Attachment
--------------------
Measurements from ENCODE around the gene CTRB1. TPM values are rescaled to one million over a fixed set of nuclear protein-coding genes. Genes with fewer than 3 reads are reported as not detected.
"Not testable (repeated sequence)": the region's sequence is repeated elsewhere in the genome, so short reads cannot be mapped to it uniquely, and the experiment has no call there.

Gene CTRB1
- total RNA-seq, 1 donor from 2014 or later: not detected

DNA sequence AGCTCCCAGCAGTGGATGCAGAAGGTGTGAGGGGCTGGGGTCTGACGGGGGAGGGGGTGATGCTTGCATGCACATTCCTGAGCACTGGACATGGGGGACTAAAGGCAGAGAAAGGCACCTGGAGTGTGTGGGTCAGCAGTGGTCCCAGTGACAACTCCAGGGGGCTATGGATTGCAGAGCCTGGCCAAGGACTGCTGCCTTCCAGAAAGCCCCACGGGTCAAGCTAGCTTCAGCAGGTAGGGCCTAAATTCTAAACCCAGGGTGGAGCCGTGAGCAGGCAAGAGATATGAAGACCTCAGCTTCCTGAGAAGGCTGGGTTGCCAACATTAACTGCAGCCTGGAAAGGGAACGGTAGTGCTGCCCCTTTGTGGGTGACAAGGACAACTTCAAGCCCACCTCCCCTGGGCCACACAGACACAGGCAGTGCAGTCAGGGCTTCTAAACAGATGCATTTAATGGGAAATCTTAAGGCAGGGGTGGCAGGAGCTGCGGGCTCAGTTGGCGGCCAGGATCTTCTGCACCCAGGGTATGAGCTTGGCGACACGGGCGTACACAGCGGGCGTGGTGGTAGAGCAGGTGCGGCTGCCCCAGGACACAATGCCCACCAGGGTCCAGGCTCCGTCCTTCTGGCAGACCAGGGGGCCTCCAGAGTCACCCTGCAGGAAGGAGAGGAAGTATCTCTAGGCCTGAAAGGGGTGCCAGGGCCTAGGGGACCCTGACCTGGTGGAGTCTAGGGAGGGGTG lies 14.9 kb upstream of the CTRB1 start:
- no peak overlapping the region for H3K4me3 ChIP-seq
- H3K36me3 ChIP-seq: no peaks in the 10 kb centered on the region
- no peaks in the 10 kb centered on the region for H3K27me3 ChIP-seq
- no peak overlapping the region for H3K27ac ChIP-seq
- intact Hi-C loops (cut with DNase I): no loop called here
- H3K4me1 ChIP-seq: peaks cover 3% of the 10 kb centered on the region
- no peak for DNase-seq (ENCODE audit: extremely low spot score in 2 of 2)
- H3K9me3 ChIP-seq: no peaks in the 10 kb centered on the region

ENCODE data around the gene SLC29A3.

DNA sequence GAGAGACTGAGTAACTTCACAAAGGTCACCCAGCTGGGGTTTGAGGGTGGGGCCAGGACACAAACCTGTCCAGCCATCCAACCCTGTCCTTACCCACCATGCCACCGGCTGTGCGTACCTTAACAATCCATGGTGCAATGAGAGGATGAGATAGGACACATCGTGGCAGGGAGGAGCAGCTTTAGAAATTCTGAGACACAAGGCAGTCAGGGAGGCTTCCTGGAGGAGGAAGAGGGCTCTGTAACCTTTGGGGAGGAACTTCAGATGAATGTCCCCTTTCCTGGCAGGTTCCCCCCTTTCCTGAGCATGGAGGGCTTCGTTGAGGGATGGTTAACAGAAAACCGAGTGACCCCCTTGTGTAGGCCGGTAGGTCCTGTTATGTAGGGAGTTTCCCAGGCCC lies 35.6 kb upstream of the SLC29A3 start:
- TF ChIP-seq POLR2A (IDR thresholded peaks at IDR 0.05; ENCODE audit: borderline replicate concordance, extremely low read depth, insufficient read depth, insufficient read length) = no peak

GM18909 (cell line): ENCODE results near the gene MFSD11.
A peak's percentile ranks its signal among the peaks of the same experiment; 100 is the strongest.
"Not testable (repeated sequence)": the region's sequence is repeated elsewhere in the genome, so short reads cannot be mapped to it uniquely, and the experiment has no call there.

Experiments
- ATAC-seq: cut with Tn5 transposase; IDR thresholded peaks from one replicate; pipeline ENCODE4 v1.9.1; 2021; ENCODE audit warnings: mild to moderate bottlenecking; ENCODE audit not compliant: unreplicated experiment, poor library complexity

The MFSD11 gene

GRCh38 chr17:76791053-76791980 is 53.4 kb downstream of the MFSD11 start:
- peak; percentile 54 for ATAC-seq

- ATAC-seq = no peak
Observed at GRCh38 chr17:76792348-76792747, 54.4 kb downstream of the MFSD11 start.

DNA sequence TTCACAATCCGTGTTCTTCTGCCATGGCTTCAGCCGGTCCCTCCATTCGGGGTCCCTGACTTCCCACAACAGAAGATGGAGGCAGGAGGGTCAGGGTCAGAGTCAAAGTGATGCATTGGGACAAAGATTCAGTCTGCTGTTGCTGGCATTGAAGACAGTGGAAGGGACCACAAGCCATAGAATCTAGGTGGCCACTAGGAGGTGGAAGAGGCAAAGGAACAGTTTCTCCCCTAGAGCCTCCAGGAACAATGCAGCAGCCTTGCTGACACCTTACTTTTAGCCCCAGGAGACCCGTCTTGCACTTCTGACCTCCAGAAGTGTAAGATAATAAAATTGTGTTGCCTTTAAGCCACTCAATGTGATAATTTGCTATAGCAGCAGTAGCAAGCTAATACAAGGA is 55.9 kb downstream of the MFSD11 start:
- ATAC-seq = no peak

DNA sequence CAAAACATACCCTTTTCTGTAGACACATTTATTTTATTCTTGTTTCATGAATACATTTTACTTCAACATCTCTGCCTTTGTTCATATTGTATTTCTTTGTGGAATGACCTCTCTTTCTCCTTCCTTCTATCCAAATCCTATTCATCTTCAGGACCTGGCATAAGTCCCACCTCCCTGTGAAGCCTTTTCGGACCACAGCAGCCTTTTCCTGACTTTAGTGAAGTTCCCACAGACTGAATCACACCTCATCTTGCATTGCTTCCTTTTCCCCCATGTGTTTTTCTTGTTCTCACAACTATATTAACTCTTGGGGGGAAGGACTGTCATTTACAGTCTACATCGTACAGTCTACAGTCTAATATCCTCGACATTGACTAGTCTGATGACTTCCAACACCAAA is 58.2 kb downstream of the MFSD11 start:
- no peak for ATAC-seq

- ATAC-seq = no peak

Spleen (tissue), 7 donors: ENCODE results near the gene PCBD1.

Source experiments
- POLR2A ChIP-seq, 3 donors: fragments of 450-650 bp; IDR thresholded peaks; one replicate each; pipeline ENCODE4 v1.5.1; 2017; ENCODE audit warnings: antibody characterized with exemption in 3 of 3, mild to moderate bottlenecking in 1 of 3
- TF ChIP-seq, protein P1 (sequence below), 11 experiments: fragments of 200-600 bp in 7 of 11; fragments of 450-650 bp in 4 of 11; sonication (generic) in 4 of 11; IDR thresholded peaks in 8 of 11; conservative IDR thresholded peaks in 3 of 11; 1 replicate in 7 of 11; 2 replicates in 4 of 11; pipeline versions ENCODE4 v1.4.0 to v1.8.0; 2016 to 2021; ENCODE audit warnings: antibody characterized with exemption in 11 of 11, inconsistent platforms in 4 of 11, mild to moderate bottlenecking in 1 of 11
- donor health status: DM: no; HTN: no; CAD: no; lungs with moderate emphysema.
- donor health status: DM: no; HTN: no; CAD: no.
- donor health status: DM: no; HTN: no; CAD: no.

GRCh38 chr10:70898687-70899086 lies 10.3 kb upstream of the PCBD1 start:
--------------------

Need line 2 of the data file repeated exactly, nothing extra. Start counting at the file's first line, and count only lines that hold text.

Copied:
"Not testable (repeated sequence)": the region's sequence is repeated elsewhere in the genome, so short reads cannot be mapped to it uniquely, and the experiment has no call there.